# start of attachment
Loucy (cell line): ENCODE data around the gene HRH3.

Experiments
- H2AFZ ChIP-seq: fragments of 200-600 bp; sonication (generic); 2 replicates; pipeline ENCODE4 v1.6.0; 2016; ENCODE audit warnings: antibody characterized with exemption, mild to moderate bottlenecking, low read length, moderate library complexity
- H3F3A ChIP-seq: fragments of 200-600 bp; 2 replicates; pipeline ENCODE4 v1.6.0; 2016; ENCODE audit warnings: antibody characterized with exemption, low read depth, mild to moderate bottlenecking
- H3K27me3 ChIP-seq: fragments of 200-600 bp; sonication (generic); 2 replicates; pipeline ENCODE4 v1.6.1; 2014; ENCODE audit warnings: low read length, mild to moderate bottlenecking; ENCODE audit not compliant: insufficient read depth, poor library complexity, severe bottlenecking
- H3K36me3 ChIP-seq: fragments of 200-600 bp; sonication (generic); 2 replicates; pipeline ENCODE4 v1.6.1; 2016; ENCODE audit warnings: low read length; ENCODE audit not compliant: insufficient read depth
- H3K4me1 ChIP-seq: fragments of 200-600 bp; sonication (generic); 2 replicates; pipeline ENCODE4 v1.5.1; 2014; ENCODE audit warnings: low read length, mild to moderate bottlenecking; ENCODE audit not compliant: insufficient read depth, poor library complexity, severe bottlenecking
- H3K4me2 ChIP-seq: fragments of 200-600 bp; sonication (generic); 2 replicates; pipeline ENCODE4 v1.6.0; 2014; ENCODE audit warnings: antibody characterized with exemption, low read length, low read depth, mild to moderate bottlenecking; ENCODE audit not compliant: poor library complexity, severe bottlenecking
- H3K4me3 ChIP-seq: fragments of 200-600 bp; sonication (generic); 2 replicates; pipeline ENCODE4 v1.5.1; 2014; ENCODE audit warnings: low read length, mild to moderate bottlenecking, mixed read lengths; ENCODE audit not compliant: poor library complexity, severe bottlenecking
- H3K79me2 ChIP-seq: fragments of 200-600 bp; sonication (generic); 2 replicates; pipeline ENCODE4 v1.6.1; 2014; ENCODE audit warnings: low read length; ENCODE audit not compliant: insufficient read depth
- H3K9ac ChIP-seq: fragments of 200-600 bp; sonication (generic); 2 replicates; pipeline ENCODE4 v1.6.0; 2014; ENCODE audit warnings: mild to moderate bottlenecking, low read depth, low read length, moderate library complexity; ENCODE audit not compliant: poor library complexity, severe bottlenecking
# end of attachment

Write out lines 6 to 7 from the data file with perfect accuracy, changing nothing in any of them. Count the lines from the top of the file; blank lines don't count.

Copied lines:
- H3K36me3 ChIP-seq: fragments of 200-600 bp; sonication (generic); 2 replicates; pipeline ENCODE4 v1.6.1; 2016; ENCODE audit warnings: low read length; ENCODE audit not compliant: insufficient read depth
- H3K4me1 ChIP-seq: fragments of 200-600 bp; sonication (generic); 2 replicates; pipeline ENCODE4 v1.5.1; 2014; ENCODE audit warnings: low read length, mild to moderate bottlenecking; ENCODE audit not compliant: insufficient read depth, poor library complexity, severe bottlenecking